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Richard Eder

THE COUNTERLIFE by Philip Roth (Farrar, Straus & Giroux: $18.95; 324 pp.)

January 11, 1987|RICHARD EDER

Philip Roth has made his fifth run at the insatiable Nathan Zuckerman, that wrestler with ambition, fame, sex, his writer's identity, his Jewish identity and his uncontainable urge to have not merely the last word, but every other word as well.

In "The Ghost Writer," Roth introduced him as a young novelist on the make, treading upon the nimbus of his revered and resented role model, Lonoff. He returned him as "Zuckerman Unbound," celebrity author of a hugely successful book that shocked family and friends and that clearly suggested Roth and "Portnoy's Complaint."

"The Anatomy Lesson" had Zuckerman crippled with a bad back, ministered to by a relay of agile women, and still at work punishing self-doubt with rage and rage with self-doubt. In "The Prague Orgy," Roth sent him briefly off to Czechoslovakia, as if to see whether he could find release in a world where authorial paranoia is dignified by genuine enemies.

And now: "The Counterlife." Like a machine turning faster and faster and hotter and hotter, it flies apart. Through a story that takes place in Israel and England as well as in the United States, Roth propels Zuckerman all ways at once.

He kills him off, brings him back, and confuses him with his dentist-brother, Henry. He tells his story variously as something actually happening, as possible fictions contrived by Zuckerman, and as versions supplied by his English wife and by Henry. These versions, in turn, may be distorted by self-interest, or they may be additional Zuckerman fictions.

There are alternative beginnings and endings, sliding panels, sleight-of-hand. As always--but more so--the protagonist implacably pursues his arguments and conclusions in opposite and simultaneous directions. No cake was ever so lavishly consumed and so jealously saved as Zuckerman's.

"The Counterlife" is ingenious, frequently dazzling, and the most entertaining and inventive overdose that Roth has written since "Portnoy." It is the Zuckerman book to end all Zuckerman books. But it doesn't.

After enough transformations to constitute genetic mutation, Zuckerman, whether dead or alive, is obstinately there: unrelieved, unredeemed and unchanged. The notion is at least faintly appalling. I am not sure whether Roth is ready for more, let alone his readers, but his hero--or Frankenstein monster?--clearly is.

Here is a brief account of the book's variations.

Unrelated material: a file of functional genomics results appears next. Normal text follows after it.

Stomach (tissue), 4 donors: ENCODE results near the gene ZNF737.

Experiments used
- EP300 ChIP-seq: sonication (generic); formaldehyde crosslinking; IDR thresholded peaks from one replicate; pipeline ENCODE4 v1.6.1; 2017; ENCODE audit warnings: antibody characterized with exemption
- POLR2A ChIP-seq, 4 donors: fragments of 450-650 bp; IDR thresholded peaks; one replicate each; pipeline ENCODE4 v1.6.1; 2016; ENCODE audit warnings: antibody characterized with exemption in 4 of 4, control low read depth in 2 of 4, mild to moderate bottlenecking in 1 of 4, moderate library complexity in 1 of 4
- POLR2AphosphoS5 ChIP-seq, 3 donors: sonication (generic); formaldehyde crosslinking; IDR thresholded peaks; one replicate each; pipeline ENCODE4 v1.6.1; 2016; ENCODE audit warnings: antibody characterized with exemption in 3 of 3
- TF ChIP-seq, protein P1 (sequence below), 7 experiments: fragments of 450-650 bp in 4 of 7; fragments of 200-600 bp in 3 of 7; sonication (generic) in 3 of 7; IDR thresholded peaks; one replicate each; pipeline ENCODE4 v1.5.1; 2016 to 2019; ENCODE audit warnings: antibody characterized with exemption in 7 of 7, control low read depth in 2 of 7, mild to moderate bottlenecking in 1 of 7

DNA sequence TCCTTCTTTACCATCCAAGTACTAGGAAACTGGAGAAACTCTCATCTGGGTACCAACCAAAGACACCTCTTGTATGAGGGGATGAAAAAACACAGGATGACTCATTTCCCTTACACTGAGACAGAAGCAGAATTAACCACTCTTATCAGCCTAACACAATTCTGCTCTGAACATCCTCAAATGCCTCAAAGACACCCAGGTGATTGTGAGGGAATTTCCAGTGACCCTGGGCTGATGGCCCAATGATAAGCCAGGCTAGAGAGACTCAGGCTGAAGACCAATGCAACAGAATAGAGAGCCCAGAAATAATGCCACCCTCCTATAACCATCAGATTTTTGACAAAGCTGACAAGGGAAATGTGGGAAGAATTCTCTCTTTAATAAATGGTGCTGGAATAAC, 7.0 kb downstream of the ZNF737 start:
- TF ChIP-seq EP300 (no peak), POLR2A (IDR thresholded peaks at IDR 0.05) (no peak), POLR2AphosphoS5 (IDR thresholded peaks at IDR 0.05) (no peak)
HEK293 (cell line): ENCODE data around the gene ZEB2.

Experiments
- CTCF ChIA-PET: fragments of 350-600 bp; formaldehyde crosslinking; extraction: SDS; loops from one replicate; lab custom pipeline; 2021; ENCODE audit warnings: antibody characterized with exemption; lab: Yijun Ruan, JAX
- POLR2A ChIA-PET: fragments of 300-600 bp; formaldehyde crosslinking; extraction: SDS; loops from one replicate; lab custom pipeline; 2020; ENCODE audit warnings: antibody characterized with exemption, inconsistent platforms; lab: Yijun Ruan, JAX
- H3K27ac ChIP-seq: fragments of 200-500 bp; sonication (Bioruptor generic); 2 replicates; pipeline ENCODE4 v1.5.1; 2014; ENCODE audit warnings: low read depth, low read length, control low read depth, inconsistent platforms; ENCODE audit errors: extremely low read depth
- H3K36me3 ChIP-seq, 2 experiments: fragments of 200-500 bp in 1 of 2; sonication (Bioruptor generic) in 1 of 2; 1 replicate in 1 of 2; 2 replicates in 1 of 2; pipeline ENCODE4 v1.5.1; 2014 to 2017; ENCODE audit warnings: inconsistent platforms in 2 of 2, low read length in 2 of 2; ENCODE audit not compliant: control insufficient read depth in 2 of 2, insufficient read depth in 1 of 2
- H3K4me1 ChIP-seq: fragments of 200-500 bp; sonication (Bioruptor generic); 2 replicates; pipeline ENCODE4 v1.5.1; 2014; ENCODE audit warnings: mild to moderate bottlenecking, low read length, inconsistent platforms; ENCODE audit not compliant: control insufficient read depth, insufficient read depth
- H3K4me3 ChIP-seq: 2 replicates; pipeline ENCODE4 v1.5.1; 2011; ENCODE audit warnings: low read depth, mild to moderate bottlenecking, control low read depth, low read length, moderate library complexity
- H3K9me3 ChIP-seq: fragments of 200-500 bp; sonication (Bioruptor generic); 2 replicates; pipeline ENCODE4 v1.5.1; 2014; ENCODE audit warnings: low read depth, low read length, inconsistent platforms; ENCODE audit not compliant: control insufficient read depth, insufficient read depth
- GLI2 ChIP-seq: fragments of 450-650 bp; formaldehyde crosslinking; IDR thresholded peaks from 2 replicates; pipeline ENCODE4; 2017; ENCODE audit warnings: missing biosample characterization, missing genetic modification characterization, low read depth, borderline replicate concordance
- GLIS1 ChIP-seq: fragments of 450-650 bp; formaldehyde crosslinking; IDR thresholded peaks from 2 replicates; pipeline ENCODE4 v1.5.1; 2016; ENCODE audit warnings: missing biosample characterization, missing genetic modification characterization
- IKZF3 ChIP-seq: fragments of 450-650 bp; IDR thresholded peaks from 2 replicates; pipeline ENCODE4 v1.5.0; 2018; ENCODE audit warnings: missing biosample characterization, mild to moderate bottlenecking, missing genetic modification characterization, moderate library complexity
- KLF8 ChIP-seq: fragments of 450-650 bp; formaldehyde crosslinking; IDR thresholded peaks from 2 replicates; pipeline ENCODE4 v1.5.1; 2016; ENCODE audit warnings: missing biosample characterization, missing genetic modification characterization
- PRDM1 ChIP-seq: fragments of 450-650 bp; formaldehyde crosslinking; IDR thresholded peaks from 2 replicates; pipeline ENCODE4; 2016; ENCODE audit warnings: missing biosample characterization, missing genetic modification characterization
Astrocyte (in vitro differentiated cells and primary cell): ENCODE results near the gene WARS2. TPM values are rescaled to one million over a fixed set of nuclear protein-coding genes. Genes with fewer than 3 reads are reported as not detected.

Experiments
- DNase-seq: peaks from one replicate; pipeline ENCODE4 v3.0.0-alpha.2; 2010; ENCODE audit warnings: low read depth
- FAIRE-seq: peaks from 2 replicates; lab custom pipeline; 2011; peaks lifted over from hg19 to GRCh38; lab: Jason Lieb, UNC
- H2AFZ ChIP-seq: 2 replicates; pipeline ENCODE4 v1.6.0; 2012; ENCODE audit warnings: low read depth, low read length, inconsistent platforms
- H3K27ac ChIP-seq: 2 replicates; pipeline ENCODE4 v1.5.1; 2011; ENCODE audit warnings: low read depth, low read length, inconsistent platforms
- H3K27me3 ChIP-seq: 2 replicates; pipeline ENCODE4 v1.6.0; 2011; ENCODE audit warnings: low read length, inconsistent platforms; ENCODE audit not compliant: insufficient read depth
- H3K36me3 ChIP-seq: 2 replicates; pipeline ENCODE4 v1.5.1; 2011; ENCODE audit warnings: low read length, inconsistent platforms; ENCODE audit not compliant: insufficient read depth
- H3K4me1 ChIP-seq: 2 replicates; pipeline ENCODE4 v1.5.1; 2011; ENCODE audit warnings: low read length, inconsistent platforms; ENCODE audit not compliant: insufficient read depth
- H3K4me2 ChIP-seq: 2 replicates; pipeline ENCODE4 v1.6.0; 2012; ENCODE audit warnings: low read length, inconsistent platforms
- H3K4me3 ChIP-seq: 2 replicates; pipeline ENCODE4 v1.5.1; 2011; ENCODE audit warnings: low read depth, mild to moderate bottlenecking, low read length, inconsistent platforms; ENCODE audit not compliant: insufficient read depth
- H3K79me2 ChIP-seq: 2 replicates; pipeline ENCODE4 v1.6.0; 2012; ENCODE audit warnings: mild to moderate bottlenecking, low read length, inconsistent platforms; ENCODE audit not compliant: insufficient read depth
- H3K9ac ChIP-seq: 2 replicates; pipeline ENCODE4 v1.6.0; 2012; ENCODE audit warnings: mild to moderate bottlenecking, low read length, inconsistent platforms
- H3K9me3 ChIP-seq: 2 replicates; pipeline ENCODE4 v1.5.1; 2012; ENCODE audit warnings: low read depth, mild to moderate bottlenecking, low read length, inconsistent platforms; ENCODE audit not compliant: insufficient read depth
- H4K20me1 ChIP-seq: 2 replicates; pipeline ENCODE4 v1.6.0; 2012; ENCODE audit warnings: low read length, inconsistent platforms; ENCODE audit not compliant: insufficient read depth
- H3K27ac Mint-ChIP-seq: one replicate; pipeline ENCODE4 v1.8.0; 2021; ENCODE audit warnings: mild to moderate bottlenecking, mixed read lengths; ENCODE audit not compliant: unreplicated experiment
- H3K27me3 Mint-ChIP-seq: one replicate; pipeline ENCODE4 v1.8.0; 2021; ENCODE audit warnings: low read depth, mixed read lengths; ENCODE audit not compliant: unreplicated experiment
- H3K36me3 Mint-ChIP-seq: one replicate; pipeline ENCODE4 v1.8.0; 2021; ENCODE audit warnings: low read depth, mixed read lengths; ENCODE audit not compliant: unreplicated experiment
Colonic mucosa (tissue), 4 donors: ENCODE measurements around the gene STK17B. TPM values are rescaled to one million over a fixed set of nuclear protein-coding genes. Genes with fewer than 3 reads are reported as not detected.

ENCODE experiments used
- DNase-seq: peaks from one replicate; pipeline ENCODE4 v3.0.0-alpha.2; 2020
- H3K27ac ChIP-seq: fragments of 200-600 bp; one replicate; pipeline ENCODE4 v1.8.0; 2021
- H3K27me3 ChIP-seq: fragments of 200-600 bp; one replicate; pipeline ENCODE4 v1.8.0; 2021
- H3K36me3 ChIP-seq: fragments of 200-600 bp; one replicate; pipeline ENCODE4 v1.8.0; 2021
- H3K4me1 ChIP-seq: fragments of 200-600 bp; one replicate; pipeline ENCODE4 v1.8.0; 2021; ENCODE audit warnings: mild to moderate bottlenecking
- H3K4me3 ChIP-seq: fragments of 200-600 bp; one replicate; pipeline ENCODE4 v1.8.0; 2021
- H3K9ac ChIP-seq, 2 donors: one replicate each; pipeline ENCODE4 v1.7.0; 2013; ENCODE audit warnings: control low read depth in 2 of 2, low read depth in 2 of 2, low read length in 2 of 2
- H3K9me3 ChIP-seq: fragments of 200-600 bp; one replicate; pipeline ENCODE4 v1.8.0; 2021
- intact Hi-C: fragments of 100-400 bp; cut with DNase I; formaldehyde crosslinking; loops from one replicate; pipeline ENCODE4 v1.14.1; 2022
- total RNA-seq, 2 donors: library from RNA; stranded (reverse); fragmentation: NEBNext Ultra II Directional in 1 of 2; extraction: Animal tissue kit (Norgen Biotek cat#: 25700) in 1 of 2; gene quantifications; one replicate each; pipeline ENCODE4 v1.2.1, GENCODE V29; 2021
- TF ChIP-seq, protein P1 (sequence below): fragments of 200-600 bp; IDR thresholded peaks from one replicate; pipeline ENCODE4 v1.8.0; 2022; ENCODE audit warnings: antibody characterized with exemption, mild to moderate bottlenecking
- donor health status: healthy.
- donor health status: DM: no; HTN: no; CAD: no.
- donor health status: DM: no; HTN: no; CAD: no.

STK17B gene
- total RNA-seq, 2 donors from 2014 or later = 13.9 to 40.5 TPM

The first section tells of the ostensible death of Henry, whose humdrum domestic life achieved excitement and hope through two clandestine affairs, the first--long ended--with a Swiss woman, the second--continuing--with Wendy, his dental assistant. Henry develops angina, and his heart medicine makes him impotent. Rather than be deprived of Wendy, he insists, against his doctor's advice, on a bypass operation. It kills him.

The obsessive extremity of Henry's choice seems more typical of his brother. And it is Zuckerman who tells Henry's story. This should make us suspicious. And sure enough, in the following section, Zuckerman is in Israel seeking out Henry. Henry has survived his operation, fallen into a depression, and--needing a different kind of extremity--joined a fanatic colony of Jewish settlers on the West Bank.

After an inconclusive, and stunningly written, encounter with Henry and Mordecai, the colonists' charismatic leader, Zuckerman flies to London to join his pregnant English wife, Maria. There is an attempted hijacking in which the protagonist, mistaken for an accomplice, is beaten by Israeli security men, one of whom, naturally, quotes Melville and T. S. Eliot. And before Zuckerman can reach London, the narration is turned upside down once more, and Henry takes over.

Now, it seems, it was Zuckerman who was impotent and who submitted to the fatal bypass operation in order to have sex with Maria. Fresh from his brother's funeral, Henry visits his apartment, finds the note and manuscripts of what we have read, and destroys part of them as libelous inventions. Right after this, Maria appears and is interviewed by Zuckerman's ghost about her reaction to the book's final section, which follows.

In this last section, entitled "Christendom," Zuckerman is alive and potent. He reaches London, joins Maria and goes through a series of painful encounters with her relatives. They are country gentry whose politely concealed, and probably vestigial, anti-Semitism Zuckerman ferrets out and amplifies into a major and possibly terminal quarrel with Maria.

I say "possibly," because readers are free to decide what "Christendom's" ambiguous ending means. They are also free to decide whether it is, in fact, a fictional manuscript surviving Zuckerman's real death or whether it is the death that is fictional and "Christendom" that is real. Or neither.

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